The curriculum for NEXT Step was designed using the same six lesson format used at the elementary school level.  The title of the course and subsequent name was chosen by the middle school students and their high school mentors –NEXT Step. 

In this program a deputy delivers curriculum on the subject/drug to be taught to high school students who attend school at a location that is readily located near a middle school.  The students, with the deputy, present the lesson to the students. 

The students add their own life stories and examples as they present the lesson.  The deputy is always present to ensure accuracy of all facts and to monitor all aspects of the program. Like the elementary school program the lessons are divided into six parts. 

All schools receive lessons on alcohol, tobacco, marijuana and prescription/over the counter drugs.  Prior to delivering the curriculum the middle school students take a pre-test/survey to determine what trends are prevalent in their specific school community. 

The survey tool is a nationally accepted tool called the PRIDE Survey.  Results from the surveys are received prior to working with the students so that curriculum can be developed specific to the school and their drug issues. Historically the schools vary on the subjects that need to be emphasized.

 In addition to the six lessons with the students, a parent meeting is offered at each school where the results of the survey and curriculum are shared with that specific school site.

In addition to the curriculum designed for elementary-age students, a new program was developed in the late 1990s that specifically addresses the needs and challenges of the middle school and high school students as they deal with the ever emerging issues surrounding drug use.  Known as NEXT STEP, this program was designed by students for students. This program is always supported by a sworn deputy for all trainings and presentations.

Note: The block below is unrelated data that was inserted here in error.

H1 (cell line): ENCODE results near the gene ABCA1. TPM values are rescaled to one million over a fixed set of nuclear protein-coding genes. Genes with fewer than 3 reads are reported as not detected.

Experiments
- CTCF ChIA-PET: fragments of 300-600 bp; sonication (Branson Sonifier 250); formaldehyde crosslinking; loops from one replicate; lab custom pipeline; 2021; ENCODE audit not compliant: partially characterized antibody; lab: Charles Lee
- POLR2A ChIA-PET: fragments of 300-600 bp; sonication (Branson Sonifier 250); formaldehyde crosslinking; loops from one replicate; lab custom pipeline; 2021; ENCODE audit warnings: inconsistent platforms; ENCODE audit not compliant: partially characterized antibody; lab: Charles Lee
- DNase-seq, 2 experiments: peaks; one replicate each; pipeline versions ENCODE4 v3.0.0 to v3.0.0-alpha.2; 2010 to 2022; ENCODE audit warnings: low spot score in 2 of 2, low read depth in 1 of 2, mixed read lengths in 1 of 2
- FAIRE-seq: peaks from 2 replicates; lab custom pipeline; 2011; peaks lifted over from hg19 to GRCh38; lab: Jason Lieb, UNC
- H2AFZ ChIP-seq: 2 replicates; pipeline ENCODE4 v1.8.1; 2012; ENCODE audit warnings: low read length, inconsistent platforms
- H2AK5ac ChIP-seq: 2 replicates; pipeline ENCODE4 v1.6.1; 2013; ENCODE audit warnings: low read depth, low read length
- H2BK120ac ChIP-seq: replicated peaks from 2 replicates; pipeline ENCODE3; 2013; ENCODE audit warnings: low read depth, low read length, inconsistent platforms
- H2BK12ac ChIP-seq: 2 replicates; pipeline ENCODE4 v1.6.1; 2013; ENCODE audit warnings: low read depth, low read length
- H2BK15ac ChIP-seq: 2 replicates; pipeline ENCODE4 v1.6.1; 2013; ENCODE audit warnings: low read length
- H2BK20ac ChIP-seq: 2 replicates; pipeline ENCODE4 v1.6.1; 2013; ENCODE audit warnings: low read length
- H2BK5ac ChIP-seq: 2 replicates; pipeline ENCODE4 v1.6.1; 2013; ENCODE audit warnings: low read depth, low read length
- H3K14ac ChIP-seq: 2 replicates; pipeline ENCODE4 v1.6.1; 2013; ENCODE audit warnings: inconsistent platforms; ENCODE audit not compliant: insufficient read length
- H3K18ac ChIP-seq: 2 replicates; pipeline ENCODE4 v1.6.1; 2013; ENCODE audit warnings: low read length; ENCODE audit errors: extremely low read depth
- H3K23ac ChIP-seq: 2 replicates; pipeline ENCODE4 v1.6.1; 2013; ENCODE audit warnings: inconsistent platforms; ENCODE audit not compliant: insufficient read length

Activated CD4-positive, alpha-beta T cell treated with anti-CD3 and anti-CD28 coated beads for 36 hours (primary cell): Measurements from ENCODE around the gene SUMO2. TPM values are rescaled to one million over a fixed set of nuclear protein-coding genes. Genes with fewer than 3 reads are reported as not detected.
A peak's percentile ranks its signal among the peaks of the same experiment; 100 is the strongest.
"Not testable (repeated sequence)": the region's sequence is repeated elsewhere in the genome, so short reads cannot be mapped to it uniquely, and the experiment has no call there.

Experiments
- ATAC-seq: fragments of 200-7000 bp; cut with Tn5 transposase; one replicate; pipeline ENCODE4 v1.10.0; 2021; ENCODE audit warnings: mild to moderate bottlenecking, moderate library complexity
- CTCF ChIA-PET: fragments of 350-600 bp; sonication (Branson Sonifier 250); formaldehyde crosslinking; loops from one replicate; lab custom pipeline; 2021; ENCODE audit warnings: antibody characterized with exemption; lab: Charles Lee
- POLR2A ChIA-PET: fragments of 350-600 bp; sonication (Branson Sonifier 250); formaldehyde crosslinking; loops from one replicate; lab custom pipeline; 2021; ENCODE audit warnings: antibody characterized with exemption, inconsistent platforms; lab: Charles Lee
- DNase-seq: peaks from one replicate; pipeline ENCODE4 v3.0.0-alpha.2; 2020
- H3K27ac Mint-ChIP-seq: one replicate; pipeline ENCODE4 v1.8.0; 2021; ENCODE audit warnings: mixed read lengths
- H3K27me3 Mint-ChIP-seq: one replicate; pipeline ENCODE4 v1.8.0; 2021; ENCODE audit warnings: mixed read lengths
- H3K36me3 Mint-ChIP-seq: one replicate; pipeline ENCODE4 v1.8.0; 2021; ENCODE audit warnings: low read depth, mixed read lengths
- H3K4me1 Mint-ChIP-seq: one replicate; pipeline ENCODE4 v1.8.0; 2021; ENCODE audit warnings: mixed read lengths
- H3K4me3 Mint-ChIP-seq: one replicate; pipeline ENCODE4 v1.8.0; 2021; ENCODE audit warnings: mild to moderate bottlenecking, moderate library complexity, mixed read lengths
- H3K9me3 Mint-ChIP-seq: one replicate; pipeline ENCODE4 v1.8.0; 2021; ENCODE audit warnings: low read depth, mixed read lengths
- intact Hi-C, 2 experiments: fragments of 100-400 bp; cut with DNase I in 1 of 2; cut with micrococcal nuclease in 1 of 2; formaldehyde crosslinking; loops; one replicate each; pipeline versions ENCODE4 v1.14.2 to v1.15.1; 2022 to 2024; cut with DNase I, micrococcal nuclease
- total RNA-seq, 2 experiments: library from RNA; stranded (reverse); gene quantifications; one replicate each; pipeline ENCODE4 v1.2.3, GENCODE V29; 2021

NEXT STEP is a community service club on a high school campus that is led by an Orange County Sheriff’s deputy. High school students mentor/teach middle school students about the dangers of substance abuse. (Orange County Sheriff’s Department deputies will assist you in forming your club on campus)


NEXT STEP student mentors attend meetings/trainings about once a month led by a sworn deputy sheriff.  Mentors then take their skill sets and develop them into presentations that will engage the middle school student.  Student mentors share real life stories how drugs have affected their lives. The mentors participating in NEXT STEP are expected to stay drug and alcohol free.  Student mentors are expected to HAVE FUN!


Students participating in NEXT STEP will gain an understanding of substance abuse and of the many costs, both personal as well as to all of society.


Student mentors gain experience in teaching and group presentation


Involvement in NEXT STEP qualifies as community service hours.


NEXT STEP and Drug Use Is Life Abuse are nationally recognized programs and involvement with both looks great on applications for work and school.